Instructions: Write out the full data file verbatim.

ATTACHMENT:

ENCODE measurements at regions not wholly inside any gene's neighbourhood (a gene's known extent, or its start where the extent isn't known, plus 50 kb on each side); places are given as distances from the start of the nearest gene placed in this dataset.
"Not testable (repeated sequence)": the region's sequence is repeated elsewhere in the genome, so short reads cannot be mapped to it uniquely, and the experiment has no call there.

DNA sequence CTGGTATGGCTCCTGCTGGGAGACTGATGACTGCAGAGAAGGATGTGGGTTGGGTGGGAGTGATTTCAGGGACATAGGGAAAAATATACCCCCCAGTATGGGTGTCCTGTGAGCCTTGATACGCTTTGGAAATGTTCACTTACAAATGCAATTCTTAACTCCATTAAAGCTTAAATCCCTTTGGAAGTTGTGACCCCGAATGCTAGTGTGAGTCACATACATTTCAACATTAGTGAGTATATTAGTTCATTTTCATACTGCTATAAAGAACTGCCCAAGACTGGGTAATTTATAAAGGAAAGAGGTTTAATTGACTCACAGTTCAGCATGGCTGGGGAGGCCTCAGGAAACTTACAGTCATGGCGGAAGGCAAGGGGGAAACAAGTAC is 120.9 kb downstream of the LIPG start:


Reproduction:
ENCODE measurements at regions not wholly inside any gene's neighbourhood (a gene's known extent, or its start where the extent isn't known, plus 50 kb on each side); places are given as distances from the start of the nearest gene placed in this dataset.
"Not testable (repeated sequence)": the region's sequence is repeated elsewhere in the genome, so short reads cannot be mapped to it uniquely, and the experiment has no call there.

DNA sequence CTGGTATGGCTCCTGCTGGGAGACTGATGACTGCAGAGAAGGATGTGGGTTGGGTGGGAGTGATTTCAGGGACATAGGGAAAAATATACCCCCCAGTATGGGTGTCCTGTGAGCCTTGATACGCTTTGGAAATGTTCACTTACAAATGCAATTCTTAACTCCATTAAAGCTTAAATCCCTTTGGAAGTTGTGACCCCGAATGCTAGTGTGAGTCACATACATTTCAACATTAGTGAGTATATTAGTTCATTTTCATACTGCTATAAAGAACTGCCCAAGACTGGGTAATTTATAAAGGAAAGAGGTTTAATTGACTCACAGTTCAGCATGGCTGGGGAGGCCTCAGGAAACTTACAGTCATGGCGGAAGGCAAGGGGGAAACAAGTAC is 120.9 kb downstream of the LIPG start: